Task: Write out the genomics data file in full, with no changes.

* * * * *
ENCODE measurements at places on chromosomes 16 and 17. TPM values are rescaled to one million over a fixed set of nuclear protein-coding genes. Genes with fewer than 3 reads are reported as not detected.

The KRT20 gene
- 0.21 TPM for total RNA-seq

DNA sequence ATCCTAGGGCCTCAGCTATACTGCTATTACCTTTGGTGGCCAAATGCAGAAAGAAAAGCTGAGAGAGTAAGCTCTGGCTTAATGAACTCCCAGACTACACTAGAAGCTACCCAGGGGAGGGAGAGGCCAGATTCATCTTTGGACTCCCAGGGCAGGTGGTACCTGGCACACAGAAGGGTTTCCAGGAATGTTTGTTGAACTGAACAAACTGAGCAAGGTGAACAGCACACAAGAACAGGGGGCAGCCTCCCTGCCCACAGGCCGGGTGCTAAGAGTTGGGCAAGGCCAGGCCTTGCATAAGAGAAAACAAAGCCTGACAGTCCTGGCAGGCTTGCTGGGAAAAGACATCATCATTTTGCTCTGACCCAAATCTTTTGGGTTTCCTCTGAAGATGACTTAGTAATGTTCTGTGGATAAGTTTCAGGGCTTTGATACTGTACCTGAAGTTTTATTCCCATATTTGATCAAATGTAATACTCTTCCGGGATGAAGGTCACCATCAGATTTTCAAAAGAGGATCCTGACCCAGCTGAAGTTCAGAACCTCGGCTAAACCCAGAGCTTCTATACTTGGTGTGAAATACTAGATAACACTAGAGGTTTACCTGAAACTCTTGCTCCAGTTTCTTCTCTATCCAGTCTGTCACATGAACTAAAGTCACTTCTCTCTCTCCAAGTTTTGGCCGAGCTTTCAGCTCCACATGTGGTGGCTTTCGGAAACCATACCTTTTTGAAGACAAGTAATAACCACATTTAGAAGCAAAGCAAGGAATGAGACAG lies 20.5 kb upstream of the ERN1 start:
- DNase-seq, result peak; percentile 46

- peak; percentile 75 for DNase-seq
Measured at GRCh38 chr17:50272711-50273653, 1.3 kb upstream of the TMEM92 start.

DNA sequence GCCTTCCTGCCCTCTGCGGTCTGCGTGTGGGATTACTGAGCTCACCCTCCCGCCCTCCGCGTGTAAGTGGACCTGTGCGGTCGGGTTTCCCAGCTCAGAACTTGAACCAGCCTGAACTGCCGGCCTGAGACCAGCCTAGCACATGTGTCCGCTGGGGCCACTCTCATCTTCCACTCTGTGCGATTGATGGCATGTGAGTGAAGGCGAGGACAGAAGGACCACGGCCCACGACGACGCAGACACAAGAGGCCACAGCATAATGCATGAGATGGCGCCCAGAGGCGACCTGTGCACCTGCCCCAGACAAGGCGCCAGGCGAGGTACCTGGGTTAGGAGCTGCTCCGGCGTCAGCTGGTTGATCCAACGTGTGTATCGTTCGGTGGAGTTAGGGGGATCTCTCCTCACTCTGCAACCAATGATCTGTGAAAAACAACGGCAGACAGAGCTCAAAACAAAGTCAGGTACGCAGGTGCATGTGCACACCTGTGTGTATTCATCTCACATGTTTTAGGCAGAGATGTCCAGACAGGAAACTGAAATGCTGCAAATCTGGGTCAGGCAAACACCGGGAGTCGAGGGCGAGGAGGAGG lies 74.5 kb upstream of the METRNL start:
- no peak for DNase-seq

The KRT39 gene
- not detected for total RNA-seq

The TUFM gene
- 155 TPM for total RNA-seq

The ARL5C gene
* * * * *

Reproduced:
ENCODE measurements at places on chromosomes 16 and 17. TPM values are rescaled to one million over a fixed set of nuclear protein-coding genes. Genes with fewer than 3 reads are reported as not detected.

The KRT20 gene
- 0.21 TPM for total RNA-seq

DNA sequence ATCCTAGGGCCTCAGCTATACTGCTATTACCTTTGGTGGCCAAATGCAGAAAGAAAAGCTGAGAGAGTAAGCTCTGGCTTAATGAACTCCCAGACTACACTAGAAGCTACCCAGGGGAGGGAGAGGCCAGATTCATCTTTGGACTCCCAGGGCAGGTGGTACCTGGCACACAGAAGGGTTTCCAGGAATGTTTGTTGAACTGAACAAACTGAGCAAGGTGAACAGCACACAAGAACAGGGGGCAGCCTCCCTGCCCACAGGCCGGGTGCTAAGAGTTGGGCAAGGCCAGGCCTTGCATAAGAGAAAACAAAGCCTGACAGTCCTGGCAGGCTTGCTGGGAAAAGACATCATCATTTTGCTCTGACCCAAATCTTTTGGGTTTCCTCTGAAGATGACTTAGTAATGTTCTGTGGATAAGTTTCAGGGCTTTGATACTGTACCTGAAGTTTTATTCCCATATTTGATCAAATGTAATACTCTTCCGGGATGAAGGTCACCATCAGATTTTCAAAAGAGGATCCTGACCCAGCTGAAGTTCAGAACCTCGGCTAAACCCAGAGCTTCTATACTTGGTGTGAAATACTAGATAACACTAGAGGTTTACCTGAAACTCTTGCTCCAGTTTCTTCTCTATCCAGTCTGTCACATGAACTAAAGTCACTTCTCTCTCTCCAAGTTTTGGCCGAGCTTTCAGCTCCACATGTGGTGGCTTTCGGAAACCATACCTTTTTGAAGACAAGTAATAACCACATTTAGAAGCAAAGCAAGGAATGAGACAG lies 20.5 kb upstream of the ERN1 start:
- DNase-seq, result peak; percentile 46

- peak; percentile 75 for DNase-seq
Measured at GRCh38 chr17:50272711-50273653, 1.3 kb upstream of the TMEM92 start.

DNA sequence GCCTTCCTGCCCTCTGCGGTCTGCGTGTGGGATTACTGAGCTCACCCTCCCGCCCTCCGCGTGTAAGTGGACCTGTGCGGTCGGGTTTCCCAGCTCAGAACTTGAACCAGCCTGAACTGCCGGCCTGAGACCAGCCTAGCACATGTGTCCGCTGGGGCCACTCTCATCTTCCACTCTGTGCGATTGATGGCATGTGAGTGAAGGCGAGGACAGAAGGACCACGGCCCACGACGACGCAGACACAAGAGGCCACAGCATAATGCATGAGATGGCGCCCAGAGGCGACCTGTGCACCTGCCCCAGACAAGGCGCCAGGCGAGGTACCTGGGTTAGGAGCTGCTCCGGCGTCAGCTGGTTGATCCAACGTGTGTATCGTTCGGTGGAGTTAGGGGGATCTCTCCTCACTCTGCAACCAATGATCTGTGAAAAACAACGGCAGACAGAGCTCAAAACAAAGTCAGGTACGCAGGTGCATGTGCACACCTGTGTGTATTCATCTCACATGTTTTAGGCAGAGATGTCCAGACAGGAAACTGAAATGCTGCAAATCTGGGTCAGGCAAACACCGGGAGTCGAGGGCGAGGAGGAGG lies 74.5 kb upstream of the METRNL start:
- no peak for DNase-seq

The KRT39 gene
- not detected for total RNA-seq

The TUFM gene
- 155 TPM for total RNA-seq

The ARL5C gene